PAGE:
University drinking cultures

It should come to no surprise that every university has its own campus culture, but drinking culture is much more unique.

At the Laurier Brantford campus, Nelson parties, hitting up NV, and the odd student popping molly are some of the more common sights any given week. But that’s obviously not what students on the main campus are up to. With a bar built into their campus, their student body being enormous in comparison to Brantford, and the size of the city they’re in, students on the Waterloo campus have a lot more choice when it comes to what to do on any given day of the week.

“Well I was going to go to Laurier,” said University of Guelph student Tyler Russel, “but visited a friend in Guelph and partied for a weekend, instantly changed my acceptance; basically fun times brought me to UoG.”

“There’s always something going on man,” said Western student Brian Foster. “Dollar beers on Monday, Jack’s on Tuesday, Rick’s on Wednesdays, Taphouse on Thursdays, Ceeps and rez on Friday, Saturdays is a shitshow downtown and rez. And Sunday is for hangovers.”

But depending on location, school drinking culture can change up a lot. With Quebec having a lower legal drinking age, a lot of CEGEP students (pretty much the same as college but tuition is dirt cheap, Google it), are already drinking and have been for two years by the time they’re in university. This makes drinking culture in Quebec much different than the kinds you find in Ontario. Also, since the legal drinking age is 18, in Quebec many campus club events and fundraisers, are held at bars and clubs, which has an impact on people’s party experience.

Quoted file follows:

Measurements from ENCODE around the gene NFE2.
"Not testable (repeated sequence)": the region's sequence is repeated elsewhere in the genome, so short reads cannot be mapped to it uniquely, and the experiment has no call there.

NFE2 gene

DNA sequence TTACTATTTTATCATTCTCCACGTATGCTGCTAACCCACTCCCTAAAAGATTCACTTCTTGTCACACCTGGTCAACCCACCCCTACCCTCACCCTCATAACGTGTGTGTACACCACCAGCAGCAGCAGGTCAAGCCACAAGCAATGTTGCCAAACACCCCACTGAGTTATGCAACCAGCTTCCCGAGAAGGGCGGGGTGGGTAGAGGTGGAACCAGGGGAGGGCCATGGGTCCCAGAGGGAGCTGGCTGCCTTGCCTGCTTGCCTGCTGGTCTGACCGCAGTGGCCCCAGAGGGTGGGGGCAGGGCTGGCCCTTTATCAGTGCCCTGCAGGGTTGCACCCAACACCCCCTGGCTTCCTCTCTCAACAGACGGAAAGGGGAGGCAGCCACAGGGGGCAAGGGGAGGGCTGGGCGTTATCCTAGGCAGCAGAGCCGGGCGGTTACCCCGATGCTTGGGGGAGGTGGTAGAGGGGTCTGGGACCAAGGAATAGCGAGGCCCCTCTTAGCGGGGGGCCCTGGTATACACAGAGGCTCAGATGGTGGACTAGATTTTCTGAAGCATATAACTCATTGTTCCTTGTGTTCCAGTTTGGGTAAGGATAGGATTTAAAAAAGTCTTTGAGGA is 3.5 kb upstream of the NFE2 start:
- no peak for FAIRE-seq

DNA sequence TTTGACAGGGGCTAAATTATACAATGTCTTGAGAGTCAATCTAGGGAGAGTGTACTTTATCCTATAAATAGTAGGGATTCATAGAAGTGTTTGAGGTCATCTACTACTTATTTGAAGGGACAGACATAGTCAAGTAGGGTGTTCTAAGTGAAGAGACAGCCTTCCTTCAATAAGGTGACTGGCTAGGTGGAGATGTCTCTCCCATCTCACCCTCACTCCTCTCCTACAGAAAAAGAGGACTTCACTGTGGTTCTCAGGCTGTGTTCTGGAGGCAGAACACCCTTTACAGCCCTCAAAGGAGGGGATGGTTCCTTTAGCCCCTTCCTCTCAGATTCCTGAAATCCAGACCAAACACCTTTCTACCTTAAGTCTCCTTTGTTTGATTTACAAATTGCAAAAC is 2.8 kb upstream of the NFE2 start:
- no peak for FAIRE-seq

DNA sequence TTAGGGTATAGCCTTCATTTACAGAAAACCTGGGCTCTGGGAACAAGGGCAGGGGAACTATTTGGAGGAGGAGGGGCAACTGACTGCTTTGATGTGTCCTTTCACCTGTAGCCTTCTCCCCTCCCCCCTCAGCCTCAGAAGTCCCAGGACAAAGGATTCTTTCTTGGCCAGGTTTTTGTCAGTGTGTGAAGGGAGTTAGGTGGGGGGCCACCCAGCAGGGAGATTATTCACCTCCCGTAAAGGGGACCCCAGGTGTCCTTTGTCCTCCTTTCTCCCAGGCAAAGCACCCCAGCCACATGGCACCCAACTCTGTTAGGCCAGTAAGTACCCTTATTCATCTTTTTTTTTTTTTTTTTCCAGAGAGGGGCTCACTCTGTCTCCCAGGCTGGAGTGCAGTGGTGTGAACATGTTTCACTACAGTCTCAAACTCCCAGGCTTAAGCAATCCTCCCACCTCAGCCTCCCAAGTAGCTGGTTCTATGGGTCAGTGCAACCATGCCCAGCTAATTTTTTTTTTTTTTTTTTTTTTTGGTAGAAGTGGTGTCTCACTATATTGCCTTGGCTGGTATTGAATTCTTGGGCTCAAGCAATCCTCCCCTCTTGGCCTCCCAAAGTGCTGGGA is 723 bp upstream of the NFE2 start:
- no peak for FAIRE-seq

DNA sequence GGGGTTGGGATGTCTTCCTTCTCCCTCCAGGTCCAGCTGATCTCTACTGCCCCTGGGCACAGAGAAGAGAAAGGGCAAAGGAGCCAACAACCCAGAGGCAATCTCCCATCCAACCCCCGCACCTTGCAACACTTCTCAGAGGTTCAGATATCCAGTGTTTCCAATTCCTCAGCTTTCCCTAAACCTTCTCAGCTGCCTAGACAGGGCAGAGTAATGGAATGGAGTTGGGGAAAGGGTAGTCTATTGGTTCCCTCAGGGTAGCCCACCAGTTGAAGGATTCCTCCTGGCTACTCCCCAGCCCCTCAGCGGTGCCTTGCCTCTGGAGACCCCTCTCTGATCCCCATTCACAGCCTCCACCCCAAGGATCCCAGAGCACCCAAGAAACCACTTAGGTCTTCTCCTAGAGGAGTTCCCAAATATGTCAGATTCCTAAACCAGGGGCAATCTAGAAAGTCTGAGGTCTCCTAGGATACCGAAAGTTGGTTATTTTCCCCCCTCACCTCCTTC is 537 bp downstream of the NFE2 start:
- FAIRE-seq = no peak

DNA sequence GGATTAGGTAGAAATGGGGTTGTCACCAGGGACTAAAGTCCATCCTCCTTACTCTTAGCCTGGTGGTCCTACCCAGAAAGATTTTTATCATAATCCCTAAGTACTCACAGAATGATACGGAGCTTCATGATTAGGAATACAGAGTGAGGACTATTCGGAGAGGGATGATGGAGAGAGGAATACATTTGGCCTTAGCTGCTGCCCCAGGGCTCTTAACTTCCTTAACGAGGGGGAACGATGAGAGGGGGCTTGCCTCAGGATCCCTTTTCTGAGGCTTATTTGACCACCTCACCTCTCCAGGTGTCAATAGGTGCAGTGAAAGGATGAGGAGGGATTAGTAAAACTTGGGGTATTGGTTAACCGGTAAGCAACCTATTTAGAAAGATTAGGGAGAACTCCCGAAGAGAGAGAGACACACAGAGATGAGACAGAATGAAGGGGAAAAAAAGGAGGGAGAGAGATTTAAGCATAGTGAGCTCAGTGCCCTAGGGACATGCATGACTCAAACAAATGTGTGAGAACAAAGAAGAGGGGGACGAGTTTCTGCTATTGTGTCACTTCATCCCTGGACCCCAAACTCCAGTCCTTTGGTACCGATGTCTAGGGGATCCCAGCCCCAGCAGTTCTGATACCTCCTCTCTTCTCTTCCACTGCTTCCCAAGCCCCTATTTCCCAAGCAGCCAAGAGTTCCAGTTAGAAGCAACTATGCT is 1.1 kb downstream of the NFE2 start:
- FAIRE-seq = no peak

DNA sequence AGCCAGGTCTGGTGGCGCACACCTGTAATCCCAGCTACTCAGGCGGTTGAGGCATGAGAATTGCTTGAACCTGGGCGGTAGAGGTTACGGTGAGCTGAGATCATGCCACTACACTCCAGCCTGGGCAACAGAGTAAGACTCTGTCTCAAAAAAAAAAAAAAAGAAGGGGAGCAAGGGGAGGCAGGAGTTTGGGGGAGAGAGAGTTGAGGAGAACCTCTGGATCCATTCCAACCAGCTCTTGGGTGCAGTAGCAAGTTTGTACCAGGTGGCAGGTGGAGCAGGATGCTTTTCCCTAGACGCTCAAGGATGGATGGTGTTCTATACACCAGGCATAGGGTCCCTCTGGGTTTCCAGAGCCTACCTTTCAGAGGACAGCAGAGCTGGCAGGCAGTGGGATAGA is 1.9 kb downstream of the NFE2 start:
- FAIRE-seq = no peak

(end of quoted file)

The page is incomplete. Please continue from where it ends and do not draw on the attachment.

While differences can arise between, campuses universities and locations, differences are present within programs as well. Harrison Mackay is a Police Foundations student at Conestoga college and is finishing his last semester in the program. As a Police Foundations student, he faces a certain problem with partying at his school.

“I haven’t heard of any Conestoga specific parties unless they are held by the school,” said Mackay, “but I probably just run with the wrong circle to get invited to any of them. Our program had a few parties but I didn’t go to them, and as far as I know the parties within my program were clean.  It’s almost a subculture, we’re very divided because a lot of people dislike our program. Most people don’t care but we’re the target of a lot of negative posts on our school’s spotted page.”

The only constant that can be seen between types of drinking culture at different schools is that different cultures can draw in different students.

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